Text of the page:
In my previous post, I wrote about the value of data sourced from employees through various technologies—and how that data can help companies with decision making and other actions. I also touched on ethical approaches to unlocking employee data. In this post, I’ll explore in more detail the trust issue, and some of the steps companies can take to build it in order to unlock potential or workplace data.

How does trust impact a company’s performance?

For one thing, it’s highly related to remaining attractive to top talent. In the Accenture report “Decoding Organizational DNA: Trust, Data, and Unlocking Value in the Digital Workplace,” 51 percent of employees said they would consider leaving a company if leaders did not use workplace data responsibly. Additionally, 55 percent of potential employees would refuse to apply for a job at such an organization for the same reason. Knowing this, companies are taking trust seriously.

One firm that has done a good job building trust is Hitachi, which was able to get consent from its employees to use wearable technology. Faced with inflexible business systems operating on a single set of pre-programmed instructions, Hitachi turned to new sources of data to elevate both agility and productivity.

By mining the digital trail of employees’ routines and actions as they work, Hitachi was able to capture the results of human ingenuity. Artificial intelligence automatically captured the details and outcomes to create self-adapting, flexible work orders. As a result, the company achieved an 8 percent boost in productivity.

Key to Hitachi’s success was a willingness on the part of the company to proactively protect the information it gathered and use it in responsible, ethical ways that benefited both the company and the employees. Employees were given suggestions, based on the data, that helped improve their experience at their jobs. This in turn resulted in an increase in happiness levels. And happy employees produce better results.

The move by Hitachi to equip workers with wearable tech to gather important data is not uncommon—and is increasingly being seen as a valuable approach to reducing workplace injuries. As one of Accenture’s Senior Managing Directors for Insurance, John Cusano, wrote in his 2018 blog series titled Are Wearables A Potential Solution to the $250 Billion Challenge of Workplace Injuries?, “There is an opportunity…for workplaces such as warehouses, factories and construction sites to use technology to optimize worker productivity and safety in much the same way as they are using it to better manage and maintain productive assets. Such technology will find favor among workers, who today live in a world of mobile apps, personal wearables and smart-home sensors.”

Throughout his series, John explores in detail the opportunities wearables present for insurers—I highly recommend reading it for more insights into the issue of workplace safety. And if wearables are part of the solution, as he suggests, getting employees to willingly put them on is another challenge—and requires an environment of trust.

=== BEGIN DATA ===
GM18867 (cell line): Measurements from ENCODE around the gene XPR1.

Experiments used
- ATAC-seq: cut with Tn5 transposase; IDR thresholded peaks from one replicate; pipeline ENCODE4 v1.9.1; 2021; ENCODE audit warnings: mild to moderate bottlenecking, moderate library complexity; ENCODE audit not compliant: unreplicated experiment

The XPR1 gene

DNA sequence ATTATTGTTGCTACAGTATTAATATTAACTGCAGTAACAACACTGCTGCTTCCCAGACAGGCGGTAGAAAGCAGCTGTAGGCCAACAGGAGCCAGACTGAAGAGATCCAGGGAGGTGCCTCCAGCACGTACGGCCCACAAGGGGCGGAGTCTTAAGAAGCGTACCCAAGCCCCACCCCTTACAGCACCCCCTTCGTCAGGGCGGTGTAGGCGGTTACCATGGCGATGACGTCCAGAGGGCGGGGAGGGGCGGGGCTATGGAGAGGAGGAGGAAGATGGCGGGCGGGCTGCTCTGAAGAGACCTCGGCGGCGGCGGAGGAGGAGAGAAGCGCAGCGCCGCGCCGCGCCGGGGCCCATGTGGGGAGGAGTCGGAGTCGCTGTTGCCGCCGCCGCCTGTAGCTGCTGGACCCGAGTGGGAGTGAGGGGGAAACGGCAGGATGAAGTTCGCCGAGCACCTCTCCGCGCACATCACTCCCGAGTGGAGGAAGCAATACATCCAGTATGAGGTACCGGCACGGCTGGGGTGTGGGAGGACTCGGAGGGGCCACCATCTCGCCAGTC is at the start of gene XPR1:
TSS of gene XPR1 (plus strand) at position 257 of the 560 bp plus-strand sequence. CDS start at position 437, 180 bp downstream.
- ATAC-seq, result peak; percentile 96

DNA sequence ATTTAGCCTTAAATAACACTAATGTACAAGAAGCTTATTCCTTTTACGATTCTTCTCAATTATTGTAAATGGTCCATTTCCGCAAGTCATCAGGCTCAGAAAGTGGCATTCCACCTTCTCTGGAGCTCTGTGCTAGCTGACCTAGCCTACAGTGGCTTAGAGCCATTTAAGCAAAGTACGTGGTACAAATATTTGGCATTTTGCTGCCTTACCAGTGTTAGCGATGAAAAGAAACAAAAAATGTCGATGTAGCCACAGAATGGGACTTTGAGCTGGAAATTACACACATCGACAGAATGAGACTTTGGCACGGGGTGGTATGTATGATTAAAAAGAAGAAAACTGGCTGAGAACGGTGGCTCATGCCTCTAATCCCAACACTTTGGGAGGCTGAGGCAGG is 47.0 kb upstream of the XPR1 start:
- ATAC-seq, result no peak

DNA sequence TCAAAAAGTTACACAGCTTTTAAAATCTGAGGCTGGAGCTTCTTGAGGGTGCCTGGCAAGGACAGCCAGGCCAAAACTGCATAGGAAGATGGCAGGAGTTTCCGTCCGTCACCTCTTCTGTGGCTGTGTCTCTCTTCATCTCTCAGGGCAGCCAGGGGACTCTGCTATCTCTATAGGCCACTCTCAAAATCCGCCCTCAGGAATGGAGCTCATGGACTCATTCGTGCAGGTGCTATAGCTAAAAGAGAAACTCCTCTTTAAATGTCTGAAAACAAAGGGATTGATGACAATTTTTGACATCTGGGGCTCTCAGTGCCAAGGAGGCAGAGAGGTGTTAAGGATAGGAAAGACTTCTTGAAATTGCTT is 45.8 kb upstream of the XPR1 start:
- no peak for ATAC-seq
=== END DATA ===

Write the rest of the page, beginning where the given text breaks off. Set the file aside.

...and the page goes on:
The trust issue

Trust is the currency of the digital age—and transparency builds trust. Our research suggests there are three key actions a company can take to develop trust:

  • Give control: Ceding more control to employees will gain the trust companies need to access workplace data ethically.
  • Share responsibility: Business leaders should create a coalition in which they share responsibility and accountability for new workplace data and technologies, while seeking input from their people.
  • Elevate people: Organizations should use technology in responsible new ways to elevate people and fix its own unintended consequences.

As it stands, protection of employees’ work-related data is far behind that of consumer-related data. Currently, governance of workforce data skews toward the corporation, with only 32 percent of employees surveyed reporting that they were aware of how their employers were extracting and using their workplace data—or if they had actually consented to it. In fact, 55 percent of business leaders said their companies don’t ask for consent.

A lot of this confusion can be avoided if business leaders adopt a “give to get” relationship with employees, and share more control with them over their own data. Seventy percent of employees say that in return for their permission to collect data, they expect employers to give them more control over it.

A great example of an organization using the “give to get” approach is BMC Software, which mines employees’ work applications—including email and calendar data—to track productivity. But it does so only on an opt-in basis.

In return for sharing their data, employees get personalized feedback on how to improve their time management. The company benefits by receiving anonymous and aggregated data on the time spent for each project and task, exposing workflow bottlenecks and signs of overwork, which can be addressed before they become a problem. It’s a win-win.

Like with BMC Software, properly securing consent whenever possible is the best way to engender employees’ trust—and the first step in the “give-to-get” process. Using the technology, organizations could also let people specify who can (or cannot) have access to their data, helping create even more transparency and trust.

In my next post, I will take a closer look at some of the steps companies can take to further engender an environment of trust and consent when it comes to employee data. If you’d like to read the full survey report, you can download it here.

Submit a Comment

Your email address will not be published.